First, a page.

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February 5, 2008

Lack of Consensus

Senate Judiciary Committee Chairman Patrick Leahy recently released a Senate status summation on S. 1145, the Patent Reform Act of 2007. It shows a diversity of comprehension, misunderstanding, and uncertainty by various senators. Meanwhile, the White House chips in.

Sen. Leahy kicks off with a skewed matchbox history and how-to-fix-it guide. But the real chewy grist is tucked in the "additional and minority views" section.

Sen. Arlen Specter has a hard-on about venue selection:

While some of these districts may facilitate swifter resolution of patent cases with their ‘‘rocket dockets,’’ most cases are filed there because of the view that they are ‘‘plaintiff-friendly’’ locales. This has led to the perception that justice in patent cases can he ‘‘gamed.’’ This does not serve the interests of justice, or the patent system as a whole.

At least Sen. Specter recognized that a docket like a rocket has something to do with efficiency. Naturally, the thought of providing additional funds to district courts to bring their patent docket handling up to snuff stays hidden under a rock.

Senators Specter and Orrin Hatch then sing an off-key duet about inequitable conduct.

The inequitable conduct defense today has become a convenient and frequently raised litigation tactic that is overpled and a quick route to taking down otherwise valid and commercially valuable patents.

Today, virtually any information can be characterized as ‘‘material’’ to the examination of a patent application.

Courts often ignore the requirement of proving that the person accused of inequitable conduct specifically intended to deceive the USPTO so that it would grant the patent. Courts have done this by inferring the intent to deceive from the ‘‘materiality’’ of the information at issue. In order to have a viable fraud standard, we believe intent must be proven with independent evidence separate from and unrelated to the materiality of the information at issue.

Certainly, the bad folks who commit fraud on the patent office leave hard liquor proof lying around to be snatched up and poured into the shot glass of justice.

Sen. Jon Kyl gets down and dirty about the economics of just thinking up inventions versus having to spend a bunch of money in a laboratory. Never mind that the Supreme Court ruled "obvious to try" meant practically anything that might be tried.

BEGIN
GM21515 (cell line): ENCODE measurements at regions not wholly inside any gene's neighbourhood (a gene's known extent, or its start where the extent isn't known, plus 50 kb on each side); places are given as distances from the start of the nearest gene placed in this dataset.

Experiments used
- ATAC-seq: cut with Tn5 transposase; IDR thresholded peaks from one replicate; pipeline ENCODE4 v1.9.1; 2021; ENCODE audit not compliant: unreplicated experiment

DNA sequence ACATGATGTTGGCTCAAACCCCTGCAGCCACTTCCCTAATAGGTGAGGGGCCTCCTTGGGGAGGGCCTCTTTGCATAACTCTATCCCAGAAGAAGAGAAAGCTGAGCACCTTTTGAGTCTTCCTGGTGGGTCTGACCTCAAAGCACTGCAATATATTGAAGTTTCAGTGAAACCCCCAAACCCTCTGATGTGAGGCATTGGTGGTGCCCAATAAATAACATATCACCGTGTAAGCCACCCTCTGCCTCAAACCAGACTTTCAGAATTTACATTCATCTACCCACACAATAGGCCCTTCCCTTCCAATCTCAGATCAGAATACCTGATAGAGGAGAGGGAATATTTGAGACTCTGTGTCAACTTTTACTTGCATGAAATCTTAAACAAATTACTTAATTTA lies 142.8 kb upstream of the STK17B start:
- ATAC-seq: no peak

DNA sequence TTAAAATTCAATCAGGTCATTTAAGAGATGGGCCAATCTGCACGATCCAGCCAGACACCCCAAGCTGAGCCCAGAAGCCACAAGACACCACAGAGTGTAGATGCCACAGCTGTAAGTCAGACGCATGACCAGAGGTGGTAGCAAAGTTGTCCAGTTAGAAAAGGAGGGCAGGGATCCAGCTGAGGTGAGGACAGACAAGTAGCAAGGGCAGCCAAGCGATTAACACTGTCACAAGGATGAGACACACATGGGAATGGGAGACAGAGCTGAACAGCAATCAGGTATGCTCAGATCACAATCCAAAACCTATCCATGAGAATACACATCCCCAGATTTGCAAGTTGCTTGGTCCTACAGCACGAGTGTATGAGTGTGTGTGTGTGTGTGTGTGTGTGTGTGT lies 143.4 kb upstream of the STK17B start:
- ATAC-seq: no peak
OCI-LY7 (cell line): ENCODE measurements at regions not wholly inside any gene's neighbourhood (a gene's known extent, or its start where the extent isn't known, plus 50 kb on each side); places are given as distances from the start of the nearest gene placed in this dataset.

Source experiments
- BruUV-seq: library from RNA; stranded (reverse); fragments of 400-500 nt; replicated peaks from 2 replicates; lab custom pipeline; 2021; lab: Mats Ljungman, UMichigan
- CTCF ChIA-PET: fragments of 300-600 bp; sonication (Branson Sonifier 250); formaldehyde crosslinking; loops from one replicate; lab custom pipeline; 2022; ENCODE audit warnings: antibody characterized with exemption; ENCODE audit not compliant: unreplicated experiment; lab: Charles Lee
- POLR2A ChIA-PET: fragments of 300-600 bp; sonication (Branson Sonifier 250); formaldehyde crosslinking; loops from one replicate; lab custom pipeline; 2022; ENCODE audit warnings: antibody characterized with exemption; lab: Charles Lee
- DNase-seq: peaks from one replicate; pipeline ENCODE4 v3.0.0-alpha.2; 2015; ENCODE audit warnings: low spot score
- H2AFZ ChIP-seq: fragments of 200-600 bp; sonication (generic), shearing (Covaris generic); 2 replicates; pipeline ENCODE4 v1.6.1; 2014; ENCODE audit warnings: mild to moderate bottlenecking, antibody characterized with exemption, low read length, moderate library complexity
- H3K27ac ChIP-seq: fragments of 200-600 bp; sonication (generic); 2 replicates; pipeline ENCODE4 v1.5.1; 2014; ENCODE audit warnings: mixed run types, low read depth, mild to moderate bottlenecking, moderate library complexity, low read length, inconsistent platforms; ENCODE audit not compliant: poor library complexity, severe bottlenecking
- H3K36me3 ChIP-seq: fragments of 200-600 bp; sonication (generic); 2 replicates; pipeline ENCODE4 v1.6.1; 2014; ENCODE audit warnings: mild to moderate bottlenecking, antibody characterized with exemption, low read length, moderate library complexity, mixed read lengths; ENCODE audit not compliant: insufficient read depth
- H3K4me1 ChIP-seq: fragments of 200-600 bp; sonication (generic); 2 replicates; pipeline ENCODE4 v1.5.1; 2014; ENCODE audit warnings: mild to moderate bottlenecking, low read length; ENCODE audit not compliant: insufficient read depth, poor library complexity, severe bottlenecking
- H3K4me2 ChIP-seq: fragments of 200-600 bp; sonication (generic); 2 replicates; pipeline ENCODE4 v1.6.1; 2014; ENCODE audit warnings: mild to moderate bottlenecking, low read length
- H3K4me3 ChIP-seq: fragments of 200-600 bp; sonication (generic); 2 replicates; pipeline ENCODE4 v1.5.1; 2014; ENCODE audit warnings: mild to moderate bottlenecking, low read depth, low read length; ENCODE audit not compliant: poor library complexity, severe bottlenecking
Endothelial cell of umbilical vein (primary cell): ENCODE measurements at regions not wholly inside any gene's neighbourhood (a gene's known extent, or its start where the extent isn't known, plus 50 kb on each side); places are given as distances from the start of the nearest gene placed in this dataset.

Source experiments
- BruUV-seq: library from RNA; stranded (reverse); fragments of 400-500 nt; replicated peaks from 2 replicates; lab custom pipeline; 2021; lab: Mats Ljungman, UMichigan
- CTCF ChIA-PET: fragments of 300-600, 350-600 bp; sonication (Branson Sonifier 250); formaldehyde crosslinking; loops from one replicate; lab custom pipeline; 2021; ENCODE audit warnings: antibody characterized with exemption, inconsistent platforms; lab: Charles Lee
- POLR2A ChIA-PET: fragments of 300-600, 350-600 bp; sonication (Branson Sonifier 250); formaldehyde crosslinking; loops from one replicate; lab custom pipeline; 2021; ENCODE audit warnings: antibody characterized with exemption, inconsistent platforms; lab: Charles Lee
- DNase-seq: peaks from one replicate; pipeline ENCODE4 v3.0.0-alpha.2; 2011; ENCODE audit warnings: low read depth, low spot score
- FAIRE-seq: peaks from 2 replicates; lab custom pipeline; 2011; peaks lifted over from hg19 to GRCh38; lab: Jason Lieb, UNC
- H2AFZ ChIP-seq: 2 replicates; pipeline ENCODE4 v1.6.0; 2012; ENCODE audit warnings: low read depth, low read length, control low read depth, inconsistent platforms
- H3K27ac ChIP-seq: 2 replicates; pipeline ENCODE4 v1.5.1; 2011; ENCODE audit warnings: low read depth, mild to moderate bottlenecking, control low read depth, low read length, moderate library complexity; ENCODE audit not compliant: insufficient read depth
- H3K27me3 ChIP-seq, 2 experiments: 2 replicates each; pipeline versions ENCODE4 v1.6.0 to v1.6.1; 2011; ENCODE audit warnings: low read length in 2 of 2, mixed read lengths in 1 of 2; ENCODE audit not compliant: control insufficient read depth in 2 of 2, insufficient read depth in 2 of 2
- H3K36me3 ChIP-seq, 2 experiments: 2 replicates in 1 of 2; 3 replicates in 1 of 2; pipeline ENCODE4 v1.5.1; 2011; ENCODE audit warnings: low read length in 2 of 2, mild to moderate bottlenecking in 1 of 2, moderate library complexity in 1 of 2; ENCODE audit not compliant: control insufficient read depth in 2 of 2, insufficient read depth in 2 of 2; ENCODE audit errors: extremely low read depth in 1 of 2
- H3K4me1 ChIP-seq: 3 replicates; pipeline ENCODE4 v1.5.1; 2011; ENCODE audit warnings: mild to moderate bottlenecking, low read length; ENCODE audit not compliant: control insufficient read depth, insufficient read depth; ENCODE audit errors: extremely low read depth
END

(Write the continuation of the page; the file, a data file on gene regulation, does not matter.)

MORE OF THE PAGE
Kyl recounts the slippery slope to going to hell in a bucket:

The PTO began to slip somewhat from this longtime recognition of a ‘‘business-methods exception’’ to patentability in the 1980s, and the Federal Circuit radically accelerated this shift when it eliminated the business-methods exception in its 1998 State Street decision.

Business methods are not expensive to invent, and since, by definition, business is already engaged in business, there is little or no inherent barrier to commercialization of these methods. Business methods should not be patentable.

Someone tell this economist why cost has anything to do with invention. While genius may be 1% inspiration and 99% perspiration, that 1% is the beating heart of a patent. Gaining the expertise that affords an insight creating a leap of technology defines the process, but it's the insight that defines what's patent-worthy, not how much you had to shell out to get there.

Senators Specter, Kyl, Chuck Grassley, Tom Coburn, and Sam Brownback then worry about the scratchy language in the changes to damages awards, post-grant opposition as a delaying tactic, and the current bad language in the bill about interlocutory appeals.

Senators Russ Feingold and Coburn howl full-throated at the whole shebang:

This legislation fails to strike a fair balance between patent holders and patent infringement defendants. In our view, it remains far too lenient on infringement. In its current form, it could potentially undermine one of the most important engines of American innovation.

Unfortunately, the bill put far less energy into crafting proposals for more rigorous pre-grant examination of prior art and novelty. That is a way to deal with the problem of so-called ‘‘junk patents’’ without threatening the value of legitimate patents.

Two other provisions in S. 1145 are very troubling: the mandatory apportionment of damages and the restriction of plaintiffs’ ability to sue infringers in their home venue.

The truth is that, with the exception of a few possibly excessive awards, current law on damages is working. The fifteen Georgia- Pacific factors, which the courts have adopted, preserve flexibility for jury calculations by covering a wide range of real business circumstances.